Too Thrifty Chicks

Think.Thrift.Create

On the Bookshelf: Tuesdays with Morrie

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“Invest in the human family. Invest in people. Build a little community of those you love and who love you.” -Tuesdays with Morrie

I recently read Tuesdays with Morrie by Mitch Albom (if you’re interested in a summary of the book, you can check out the description on Goodreads or Amazon). With all that is going on in the world–the escalating Israeli-Palestinian conflict, Russia beefing up military exercises near the Ukrainian border, and the US deporting children; and all that’s happening in my small part of the world–feeling excited about a new place but also like a fish out of water in some way, entering my first semester as an instructor at a new school, trying to get over my sadness that there’s no Trader Joe’s here–Morrie’s simple words felt like the antidote to everything. We know all of this, don’t we? We know that it’s important to invest in humanity. We know that community–real community–takes work and requires you to be pre sent and sometimes compromising. And we know that loving and being loved are more important than anything else, because everything else can fall under those categories. But sometimes we need reminders–maybe even life lines–to snap us back into the reality that we are breathing, thinking, acting human beings. If there is to be any positive change, if there has ever been positive change, I think it is because of what is summed up in those three sentences: invest. human. family. community. love. The book explores many topics, some of them touching, but this is what stood out to me the most.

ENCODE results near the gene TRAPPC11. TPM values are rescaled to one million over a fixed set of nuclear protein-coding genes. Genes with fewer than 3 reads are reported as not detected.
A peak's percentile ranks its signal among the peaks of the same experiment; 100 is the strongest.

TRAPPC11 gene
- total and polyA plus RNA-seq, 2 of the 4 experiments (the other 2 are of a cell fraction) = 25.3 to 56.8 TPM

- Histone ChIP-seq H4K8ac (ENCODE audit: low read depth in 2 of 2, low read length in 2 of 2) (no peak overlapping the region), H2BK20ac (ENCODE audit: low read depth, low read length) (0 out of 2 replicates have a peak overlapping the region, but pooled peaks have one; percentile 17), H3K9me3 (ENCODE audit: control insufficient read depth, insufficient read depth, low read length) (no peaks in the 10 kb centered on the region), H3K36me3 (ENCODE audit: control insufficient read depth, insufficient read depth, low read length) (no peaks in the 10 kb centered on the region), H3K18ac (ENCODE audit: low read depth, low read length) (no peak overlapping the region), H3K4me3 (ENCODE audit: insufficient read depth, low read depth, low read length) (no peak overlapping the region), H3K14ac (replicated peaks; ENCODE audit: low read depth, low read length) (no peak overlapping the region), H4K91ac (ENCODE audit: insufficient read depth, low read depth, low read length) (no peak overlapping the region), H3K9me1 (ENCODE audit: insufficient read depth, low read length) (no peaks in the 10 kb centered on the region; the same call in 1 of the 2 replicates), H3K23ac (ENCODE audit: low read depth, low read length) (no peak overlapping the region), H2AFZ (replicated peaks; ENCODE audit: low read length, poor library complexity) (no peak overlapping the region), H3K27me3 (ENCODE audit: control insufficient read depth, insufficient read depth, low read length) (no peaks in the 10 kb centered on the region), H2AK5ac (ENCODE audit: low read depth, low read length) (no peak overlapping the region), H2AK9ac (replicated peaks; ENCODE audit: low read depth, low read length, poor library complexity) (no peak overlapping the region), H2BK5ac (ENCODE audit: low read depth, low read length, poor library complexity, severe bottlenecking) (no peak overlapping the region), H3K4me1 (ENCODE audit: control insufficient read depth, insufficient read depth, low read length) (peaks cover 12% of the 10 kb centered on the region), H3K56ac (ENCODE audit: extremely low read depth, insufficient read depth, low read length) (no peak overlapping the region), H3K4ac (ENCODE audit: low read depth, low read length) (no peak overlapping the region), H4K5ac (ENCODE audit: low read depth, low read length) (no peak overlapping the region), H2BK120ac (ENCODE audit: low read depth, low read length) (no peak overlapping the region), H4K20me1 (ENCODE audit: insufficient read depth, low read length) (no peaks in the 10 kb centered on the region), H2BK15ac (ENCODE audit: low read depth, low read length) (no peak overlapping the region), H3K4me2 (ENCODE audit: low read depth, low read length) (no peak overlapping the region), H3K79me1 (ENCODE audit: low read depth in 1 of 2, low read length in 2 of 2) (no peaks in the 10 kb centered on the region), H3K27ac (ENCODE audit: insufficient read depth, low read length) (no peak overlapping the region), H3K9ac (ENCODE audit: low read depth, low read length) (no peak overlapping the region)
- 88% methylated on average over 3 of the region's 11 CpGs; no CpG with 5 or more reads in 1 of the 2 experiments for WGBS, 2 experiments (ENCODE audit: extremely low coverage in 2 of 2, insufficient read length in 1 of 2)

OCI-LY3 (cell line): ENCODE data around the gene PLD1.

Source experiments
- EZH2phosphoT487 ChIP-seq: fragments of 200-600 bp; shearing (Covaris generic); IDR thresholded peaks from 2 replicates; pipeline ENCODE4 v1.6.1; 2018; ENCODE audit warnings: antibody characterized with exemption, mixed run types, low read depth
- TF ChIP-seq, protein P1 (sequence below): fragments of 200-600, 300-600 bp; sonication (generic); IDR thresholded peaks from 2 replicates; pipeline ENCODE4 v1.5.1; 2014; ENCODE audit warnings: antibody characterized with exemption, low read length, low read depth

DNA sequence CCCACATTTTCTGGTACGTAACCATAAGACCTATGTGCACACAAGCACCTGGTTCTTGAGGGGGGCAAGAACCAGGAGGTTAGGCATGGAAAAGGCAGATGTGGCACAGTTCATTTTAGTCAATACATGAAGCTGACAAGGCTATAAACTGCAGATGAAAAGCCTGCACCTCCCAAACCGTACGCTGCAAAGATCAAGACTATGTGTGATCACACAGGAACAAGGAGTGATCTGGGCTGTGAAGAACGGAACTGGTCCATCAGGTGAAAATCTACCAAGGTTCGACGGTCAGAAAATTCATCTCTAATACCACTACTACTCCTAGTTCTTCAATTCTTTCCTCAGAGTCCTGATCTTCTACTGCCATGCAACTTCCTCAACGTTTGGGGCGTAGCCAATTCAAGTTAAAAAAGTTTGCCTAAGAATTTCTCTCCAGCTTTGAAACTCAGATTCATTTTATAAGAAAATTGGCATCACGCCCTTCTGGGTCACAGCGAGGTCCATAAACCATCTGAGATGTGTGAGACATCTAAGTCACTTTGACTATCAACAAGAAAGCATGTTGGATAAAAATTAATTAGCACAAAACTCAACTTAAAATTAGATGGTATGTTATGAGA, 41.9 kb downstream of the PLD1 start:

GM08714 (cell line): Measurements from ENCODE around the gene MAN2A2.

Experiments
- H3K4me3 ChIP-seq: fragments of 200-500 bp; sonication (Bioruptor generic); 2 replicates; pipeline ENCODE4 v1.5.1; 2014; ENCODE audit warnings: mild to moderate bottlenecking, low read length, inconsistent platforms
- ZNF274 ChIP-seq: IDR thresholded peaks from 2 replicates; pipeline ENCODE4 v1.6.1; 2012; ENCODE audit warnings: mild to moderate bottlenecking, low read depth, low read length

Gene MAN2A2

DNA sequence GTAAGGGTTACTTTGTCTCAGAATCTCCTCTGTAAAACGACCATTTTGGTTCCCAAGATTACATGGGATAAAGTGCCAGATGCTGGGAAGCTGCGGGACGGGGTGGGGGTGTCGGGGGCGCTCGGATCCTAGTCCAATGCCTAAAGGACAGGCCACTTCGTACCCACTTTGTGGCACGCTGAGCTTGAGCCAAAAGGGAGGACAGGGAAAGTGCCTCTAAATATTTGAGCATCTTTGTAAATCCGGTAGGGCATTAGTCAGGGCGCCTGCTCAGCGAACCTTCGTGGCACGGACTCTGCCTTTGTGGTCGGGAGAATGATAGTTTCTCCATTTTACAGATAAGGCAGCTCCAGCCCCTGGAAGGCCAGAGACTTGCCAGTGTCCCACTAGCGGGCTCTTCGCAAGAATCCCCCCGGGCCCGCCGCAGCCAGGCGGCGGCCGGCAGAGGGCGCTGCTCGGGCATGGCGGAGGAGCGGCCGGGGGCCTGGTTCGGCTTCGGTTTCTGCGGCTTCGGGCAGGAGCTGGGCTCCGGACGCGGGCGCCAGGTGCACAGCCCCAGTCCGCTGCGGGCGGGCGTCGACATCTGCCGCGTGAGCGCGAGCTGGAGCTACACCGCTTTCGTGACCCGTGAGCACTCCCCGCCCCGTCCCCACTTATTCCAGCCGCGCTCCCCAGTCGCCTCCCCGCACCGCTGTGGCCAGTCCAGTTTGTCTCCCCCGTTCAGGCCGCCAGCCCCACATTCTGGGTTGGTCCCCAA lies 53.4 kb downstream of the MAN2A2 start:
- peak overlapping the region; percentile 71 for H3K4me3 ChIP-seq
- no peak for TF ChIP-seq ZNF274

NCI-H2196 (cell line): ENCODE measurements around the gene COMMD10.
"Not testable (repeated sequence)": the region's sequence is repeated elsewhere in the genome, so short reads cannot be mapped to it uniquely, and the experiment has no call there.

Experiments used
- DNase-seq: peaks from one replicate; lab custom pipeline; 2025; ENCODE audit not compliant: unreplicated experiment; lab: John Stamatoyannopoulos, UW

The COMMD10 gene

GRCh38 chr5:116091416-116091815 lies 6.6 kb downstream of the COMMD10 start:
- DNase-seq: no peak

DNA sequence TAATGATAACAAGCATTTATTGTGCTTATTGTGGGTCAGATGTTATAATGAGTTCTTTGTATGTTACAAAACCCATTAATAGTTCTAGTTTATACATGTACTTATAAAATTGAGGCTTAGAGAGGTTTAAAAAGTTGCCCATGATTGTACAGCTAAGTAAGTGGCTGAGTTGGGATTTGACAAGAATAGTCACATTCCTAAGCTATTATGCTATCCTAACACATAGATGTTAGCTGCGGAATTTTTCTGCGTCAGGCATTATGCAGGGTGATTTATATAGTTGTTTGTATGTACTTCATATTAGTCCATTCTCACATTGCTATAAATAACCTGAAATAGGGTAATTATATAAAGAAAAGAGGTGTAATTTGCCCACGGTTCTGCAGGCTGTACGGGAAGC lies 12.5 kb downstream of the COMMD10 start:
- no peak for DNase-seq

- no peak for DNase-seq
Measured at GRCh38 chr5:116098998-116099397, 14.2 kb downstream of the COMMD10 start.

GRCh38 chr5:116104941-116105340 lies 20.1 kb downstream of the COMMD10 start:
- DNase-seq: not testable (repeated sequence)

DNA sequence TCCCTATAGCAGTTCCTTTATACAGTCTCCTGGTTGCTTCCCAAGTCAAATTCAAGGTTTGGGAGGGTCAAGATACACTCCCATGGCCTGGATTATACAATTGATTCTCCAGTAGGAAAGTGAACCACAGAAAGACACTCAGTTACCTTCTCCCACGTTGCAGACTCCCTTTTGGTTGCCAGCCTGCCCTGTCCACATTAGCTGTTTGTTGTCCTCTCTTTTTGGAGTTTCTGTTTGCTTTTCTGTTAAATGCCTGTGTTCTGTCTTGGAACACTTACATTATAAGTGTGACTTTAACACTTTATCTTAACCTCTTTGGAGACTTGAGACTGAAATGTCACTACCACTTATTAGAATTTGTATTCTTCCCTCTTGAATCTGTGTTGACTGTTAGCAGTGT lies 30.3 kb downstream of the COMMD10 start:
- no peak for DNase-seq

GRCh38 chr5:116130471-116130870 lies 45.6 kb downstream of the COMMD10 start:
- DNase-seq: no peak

Do I recommend the book? Eh. Maybe. Depends on what you’re looking for. I enjoy Mitch Albom’s writing style. I also really love the idea that something about him makes people comfortable enough to share really difficult things with him, which he turns into some beautiful writing. However, the book is about death. It’s sad sometimes. It’s philosophical. It doesn’t have much rising or falling action.  The book is about Morrie, but the experience of reading it is about you. The power of the story, rests almost solely on the reader’s willingness to be vulnerable with the topics covered. I don’t know if the book or the sentences quoted above would have had as much meaning to me if I had read it some other time. Maybe? Maybe something else would have stood out. I’m not sure. What I do know is that the simplicity gave me a little hope in a time when everything seems more complicated than it needs to be.

-Reese

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Author: A. Reese

Spelman College Assistant Professor. Black Feminist. Food justice advocate and researcher. Lover of color, ruffles, stripes, and pockets. Your kids' flyest professor.

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